We Have Met the Enemy

By Mark A. Taylor

Jim Tune says in “Stake” that the NACC is better, but less necessary, than ever. His rationale resonates with that of Gary Weedman who contributed one of several “viewpoints” on the NACC for our September 21, 2008, issue.

The NACC was created in 1927 as a reaction to what was seen as encroachment of liberal theology and of “open membership” practiced by missionaries. . . . The majority of the leaders of the International Convention . . . were seen to be supportive, or at least tolerant, of the theological liberalism and practice of open membership.

The NACC originally was meant to be an alternative national meeting and not a replacement of the International Convention. . . . But by the 1960s, the division between the supporters of the two conventions was fixed. By this time the conventions were not just alternatives to one another, they were at odds with one another.

In other words, the NACC flourished when it called together people to fight a common enemy. That enemy was theological liberalism, especially as it was embraced or tolerated by brothers and sisters in our movement. We identified ourselves with “us” instead of “them” by coming to the NACC.

But now the separation of the theologically more liberal from the more conservative is complete. These days, neither side devotes much energy any more to confronting the other as the enemy.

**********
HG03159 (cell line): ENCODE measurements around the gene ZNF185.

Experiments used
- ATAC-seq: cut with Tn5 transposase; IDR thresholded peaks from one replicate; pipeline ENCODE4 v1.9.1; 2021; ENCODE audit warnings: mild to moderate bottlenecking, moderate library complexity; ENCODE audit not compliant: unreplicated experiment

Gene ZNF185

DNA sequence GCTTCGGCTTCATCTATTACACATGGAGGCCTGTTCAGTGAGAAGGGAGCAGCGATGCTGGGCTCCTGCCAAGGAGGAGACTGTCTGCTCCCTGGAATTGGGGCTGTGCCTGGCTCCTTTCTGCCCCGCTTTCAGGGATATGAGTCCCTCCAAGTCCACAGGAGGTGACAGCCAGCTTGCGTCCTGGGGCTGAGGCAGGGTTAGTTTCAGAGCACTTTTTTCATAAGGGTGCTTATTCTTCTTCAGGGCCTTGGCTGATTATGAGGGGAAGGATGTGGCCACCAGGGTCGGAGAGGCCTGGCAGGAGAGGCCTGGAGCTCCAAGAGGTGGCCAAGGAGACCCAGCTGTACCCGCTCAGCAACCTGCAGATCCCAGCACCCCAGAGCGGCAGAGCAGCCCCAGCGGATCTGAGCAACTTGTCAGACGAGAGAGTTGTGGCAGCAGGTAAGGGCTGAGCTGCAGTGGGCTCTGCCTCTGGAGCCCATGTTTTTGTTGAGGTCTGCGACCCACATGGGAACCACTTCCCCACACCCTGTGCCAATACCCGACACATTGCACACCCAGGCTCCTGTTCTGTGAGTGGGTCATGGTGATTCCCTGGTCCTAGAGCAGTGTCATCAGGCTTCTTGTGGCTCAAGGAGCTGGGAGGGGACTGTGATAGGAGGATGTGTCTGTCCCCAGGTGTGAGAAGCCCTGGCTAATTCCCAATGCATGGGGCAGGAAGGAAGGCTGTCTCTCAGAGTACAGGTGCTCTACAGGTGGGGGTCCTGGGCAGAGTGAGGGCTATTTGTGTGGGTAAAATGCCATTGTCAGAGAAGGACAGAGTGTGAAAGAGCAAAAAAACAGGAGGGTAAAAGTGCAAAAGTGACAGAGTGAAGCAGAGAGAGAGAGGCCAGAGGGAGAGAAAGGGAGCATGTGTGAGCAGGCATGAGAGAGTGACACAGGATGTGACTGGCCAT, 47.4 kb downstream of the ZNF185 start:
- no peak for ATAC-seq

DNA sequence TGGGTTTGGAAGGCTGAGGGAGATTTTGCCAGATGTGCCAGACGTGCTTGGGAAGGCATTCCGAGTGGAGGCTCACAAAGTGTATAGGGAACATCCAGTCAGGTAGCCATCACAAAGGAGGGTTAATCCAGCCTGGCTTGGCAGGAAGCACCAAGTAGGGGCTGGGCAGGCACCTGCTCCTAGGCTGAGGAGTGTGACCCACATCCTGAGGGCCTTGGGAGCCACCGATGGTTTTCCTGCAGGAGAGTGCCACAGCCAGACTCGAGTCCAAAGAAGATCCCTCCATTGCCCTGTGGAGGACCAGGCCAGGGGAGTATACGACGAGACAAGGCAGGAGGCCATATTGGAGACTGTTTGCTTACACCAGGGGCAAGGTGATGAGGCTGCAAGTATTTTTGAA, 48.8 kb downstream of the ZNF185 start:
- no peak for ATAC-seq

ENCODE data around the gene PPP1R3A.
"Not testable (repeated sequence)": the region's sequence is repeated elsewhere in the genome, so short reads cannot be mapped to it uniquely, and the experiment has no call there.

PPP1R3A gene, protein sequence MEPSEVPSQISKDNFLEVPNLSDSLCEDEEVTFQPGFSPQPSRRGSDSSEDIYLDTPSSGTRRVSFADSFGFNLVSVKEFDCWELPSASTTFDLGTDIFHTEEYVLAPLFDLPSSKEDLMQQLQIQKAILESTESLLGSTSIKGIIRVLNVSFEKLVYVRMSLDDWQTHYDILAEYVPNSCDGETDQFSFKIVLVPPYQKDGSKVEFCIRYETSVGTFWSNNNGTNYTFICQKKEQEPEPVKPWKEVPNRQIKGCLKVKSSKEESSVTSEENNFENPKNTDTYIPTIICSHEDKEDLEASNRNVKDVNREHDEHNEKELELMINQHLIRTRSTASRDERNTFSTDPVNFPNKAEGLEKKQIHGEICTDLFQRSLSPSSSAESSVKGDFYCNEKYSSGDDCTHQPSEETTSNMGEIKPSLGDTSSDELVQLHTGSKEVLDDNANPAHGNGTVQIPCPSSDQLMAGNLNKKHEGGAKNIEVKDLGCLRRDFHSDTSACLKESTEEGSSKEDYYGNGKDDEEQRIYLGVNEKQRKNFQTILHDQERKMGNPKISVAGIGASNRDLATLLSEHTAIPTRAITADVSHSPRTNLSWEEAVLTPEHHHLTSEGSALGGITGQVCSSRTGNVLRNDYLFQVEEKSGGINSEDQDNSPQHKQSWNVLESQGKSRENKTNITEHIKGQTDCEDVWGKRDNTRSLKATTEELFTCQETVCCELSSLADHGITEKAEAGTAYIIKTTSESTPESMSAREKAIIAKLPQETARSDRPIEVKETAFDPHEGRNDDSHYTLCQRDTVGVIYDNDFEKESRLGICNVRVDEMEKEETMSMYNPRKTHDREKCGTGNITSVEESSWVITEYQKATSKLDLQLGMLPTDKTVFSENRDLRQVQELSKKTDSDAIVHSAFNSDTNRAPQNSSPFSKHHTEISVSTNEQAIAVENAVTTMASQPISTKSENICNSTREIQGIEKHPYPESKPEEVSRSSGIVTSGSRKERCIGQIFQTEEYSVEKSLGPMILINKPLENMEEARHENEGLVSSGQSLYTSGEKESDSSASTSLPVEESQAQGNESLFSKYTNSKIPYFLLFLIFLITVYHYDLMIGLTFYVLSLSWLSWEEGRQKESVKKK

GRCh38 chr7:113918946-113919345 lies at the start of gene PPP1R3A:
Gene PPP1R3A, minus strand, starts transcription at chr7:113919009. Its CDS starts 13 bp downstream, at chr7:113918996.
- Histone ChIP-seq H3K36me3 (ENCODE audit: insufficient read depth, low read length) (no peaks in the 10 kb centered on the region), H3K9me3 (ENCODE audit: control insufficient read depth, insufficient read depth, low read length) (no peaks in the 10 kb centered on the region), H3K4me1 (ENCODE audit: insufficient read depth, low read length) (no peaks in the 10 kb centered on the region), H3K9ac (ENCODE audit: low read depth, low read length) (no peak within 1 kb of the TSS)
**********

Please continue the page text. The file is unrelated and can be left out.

But that doesn’t mean there’s not an enemy. And rallying together against that enemy is still a good reason to meet.

You know his name. The enemy is Satan, whose clever wiles have influenced every Christian leader and every church invited to the NACC. He is the catalyst behind every family breakup, every political scandal, every fallen leader, every public or private sorrow experienced in our weary world. And we, the church, have the weapons to defeat him. The NACC sharpens our swords and prepares us for the battle. The enemy quakes when he sees the equipping and encouraging that happen each year at this convention.

Ben Cachiaras says this week that mission, not denominational connection, unites us at the NACC, and he’s right. Together we need the help the NACC offers.

That’s why I’m so pleased to promote this year’s get-together in Cincinnati. Nothing will better confront our common enemy than a church unleashed to turn the world upside down for God. And that’s exactly what this summer’s NACC can do.

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